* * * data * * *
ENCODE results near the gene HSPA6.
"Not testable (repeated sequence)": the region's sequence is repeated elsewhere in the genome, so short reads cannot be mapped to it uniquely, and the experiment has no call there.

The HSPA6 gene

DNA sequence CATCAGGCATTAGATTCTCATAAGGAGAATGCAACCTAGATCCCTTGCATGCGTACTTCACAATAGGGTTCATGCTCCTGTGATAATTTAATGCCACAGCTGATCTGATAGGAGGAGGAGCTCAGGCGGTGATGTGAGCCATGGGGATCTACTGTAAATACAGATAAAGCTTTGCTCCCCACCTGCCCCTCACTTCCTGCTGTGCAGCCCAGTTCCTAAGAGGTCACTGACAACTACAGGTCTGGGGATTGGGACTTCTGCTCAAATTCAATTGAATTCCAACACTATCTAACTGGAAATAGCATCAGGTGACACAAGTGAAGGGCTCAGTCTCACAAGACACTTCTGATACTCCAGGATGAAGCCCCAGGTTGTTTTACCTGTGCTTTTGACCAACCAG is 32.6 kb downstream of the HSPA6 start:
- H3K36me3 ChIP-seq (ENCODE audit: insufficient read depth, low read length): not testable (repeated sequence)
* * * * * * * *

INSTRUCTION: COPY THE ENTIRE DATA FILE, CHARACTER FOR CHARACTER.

ENCODE results near the gene HSPA6.
"Not testable (repeated sequence)": the region's sequence is repeated elsewhere in the genome, so short reads cannot be mapped to it uniquely, and the experiment has no call there.

The HSPA6 gene

DNA sequence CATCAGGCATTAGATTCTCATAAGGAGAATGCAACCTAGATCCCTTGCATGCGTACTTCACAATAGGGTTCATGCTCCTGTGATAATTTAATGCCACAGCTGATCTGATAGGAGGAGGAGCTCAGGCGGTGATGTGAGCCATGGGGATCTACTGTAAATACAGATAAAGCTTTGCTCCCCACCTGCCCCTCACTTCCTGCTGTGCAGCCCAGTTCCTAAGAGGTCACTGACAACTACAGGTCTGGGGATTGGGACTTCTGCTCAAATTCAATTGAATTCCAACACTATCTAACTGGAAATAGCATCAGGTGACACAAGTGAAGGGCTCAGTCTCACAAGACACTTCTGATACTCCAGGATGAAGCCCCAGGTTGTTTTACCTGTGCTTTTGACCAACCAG is 32.6 kb downstream of the HSPA6 start:
- H3K36me3 ChIP-seq (ENCODE audit: insufficient read depth, low read length): not testable (repeated sequence)